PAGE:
Dr. Tamara Franz-Odendaal

Professor of Biology

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Dr. Tamara Franz-Odendaal was drawn to study Biology because she has always been fascinated with organisms around her, and the diversity of animal species. Now an Evolutionary Developmental Biologist with expertise in skeletal biology, her research brings greater understanding of that diversity.

By examining both fossils and modern animals, Dr. Franz-Odendaal is able to study the evolution of vertebrate development, specifically the craniofacial skeletons, or skulls. She looks at shapes and developmental processes in living organisms to understand how morphological changes happen at a genetic level. “Understanding why animals came to be so different is valuable knowledge in health research,” she explained.

With her background spanning the fields of morphology and developmental biology, her experience brings a breadth of knowledge from a variety of diverse experiences. From working in a pharmaceutical lab, a human genetics lab where she analyzed blood samples to track disease, to digging up fossils in Africa, she seeks to expand our understanding of life around us.

“Before you can understand underlying mechanisms of a congenital disease, you need to understand how the normal structures develop, so you can try to figure out how to prevent it from malforming in a disease state,” said Dr. Franz-Odendaal.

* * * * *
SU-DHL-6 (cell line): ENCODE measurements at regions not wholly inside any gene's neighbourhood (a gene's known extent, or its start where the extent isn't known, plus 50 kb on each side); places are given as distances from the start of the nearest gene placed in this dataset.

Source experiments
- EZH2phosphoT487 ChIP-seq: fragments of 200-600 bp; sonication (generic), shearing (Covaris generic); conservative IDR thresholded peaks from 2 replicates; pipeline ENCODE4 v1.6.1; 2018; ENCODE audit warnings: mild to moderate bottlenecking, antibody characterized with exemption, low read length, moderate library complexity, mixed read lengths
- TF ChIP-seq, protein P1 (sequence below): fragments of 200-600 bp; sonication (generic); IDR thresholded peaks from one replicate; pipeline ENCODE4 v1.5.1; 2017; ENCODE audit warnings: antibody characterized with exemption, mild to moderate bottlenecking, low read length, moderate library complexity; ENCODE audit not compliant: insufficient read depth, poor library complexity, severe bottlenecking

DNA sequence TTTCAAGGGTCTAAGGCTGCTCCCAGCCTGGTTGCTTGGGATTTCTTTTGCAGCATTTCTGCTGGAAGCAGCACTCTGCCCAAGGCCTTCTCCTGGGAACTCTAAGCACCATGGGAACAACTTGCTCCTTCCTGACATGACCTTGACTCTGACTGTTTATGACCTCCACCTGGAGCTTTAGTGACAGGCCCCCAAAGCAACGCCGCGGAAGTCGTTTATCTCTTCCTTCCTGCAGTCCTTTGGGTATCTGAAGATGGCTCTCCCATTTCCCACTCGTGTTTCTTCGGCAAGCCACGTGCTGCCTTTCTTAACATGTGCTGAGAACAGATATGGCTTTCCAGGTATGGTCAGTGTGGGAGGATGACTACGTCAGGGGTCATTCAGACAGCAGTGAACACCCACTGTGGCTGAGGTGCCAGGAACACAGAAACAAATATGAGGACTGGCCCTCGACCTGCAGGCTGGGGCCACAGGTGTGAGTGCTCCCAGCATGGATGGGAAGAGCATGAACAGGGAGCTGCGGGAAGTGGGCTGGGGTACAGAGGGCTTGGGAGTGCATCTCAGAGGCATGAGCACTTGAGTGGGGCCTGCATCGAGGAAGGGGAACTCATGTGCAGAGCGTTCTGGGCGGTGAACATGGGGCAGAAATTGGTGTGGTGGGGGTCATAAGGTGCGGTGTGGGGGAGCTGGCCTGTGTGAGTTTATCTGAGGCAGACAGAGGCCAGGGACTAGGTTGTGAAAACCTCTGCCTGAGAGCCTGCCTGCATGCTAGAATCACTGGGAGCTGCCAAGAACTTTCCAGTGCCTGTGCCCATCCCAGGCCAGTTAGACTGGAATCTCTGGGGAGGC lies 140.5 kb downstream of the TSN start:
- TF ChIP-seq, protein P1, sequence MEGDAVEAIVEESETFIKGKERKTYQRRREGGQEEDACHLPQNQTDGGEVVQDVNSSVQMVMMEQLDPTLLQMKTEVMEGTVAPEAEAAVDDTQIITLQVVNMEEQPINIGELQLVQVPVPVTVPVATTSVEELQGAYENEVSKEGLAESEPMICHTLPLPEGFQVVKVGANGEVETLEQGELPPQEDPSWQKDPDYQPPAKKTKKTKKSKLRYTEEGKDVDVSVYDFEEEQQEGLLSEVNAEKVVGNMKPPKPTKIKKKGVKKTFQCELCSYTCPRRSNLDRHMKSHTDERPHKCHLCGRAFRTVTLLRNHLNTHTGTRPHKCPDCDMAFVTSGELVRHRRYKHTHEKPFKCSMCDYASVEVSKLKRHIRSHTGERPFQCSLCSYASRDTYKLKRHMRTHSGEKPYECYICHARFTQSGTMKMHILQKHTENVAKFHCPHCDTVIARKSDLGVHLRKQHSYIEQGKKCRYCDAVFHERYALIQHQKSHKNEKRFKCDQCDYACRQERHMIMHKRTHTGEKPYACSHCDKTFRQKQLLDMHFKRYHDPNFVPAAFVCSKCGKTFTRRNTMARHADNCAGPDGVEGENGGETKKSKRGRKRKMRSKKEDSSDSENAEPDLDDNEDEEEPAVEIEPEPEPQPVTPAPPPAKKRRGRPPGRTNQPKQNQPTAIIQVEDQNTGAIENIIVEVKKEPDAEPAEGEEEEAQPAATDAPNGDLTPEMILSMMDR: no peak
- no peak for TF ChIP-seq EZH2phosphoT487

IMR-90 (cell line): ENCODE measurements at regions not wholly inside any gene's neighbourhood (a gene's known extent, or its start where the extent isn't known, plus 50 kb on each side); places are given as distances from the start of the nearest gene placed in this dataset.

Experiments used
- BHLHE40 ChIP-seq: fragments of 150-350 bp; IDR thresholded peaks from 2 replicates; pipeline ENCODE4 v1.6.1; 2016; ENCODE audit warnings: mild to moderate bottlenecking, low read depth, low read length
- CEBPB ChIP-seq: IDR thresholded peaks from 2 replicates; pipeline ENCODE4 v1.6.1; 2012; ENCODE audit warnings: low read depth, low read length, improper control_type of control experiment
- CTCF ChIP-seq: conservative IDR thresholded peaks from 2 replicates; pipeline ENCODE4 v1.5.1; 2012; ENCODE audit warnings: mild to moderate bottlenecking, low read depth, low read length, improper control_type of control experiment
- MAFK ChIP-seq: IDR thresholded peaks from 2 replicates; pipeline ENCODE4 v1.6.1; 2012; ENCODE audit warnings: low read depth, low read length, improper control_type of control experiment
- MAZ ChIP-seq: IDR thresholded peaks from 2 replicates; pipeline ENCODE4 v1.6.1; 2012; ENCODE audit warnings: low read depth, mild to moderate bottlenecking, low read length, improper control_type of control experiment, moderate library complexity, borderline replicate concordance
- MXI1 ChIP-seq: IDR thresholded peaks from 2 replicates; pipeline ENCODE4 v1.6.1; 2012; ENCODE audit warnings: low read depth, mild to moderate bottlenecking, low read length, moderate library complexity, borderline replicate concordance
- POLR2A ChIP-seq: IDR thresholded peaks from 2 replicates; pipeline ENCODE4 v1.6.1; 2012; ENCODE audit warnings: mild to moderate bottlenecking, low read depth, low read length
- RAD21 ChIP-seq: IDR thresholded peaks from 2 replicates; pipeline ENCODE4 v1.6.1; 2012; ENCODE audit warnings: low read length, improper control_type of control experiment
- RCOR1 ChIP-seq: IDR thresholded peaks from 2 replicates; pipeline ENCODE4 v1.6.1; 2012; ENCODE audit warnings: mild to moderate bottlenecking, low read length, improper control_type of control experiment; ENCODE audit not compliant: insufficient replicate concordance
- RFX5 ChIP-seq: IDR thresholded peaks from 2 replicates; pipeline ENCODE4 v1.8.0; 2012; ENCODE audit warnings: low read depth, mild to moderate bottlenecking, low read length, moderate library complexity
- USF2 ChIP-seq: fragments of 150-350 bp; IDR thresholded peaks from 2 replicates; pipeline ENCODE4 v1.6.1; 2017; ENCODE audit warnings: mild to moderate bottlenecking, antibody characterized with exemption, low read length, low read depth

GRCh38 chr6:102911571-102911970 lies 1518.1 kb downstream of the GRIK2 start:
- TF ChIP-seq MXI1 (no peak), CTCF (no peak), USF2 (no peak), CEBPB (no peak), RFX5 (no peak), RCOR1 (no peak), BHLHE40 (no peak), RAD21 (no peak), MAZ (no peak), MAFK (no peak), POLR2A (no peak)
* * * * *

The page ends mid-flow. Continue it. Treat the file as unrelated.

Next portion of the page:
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​In a research project in conjunction with the Canadian Space Agency, Dr. Franz-Odendaal found that microgravity can lead to cranial defects in zebrafish, which could lead to more research on the effects of space travel for humans. Using this same model animal, Dr Franz-Odendaal collaborates with a plastic surgeon at the IWK Children’s hospital to try and understand how drugs affect development of the skull roof during growth.

Dr. Franz-Odendaal has also worked with aquaculture companies to diagnose issues with their fish species. “Skeletal research can solve problems relating to mechanical or physical forces that impact the skeleton as well as environmental toxins, both of which can have effects on growth and development of fish,” she said.

Along with her research, Dr. Franz-Odendaal is proud to be a role model for girls and young women, offering hands-on, all-girls science courses, retreats and camps for junior and high school students as one of five Natural Science and Engineering Research Council of Canada (NSERC) Chairs for Women in Science and Engineering in Canada.

Dr. Franz-Odendaal is a full professor at Mount Saint Vincent University, and is an adjunct professor at Dalhousie University’s Faculty of Medicine and Saint Mary’s University, and recently received funding from NSERC, Canadian Foundation for Innovation, Nova Scotia Health Research Foundation and Nova Scotia Research and Innovation Trust (now Research Nova Scotia).

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Learn about the Franz-Odendaal Bone Development Lab: http://www.bonedevelopmentlab.ca/

Visit Dr. Franz-Odendaal’s Faculty Profile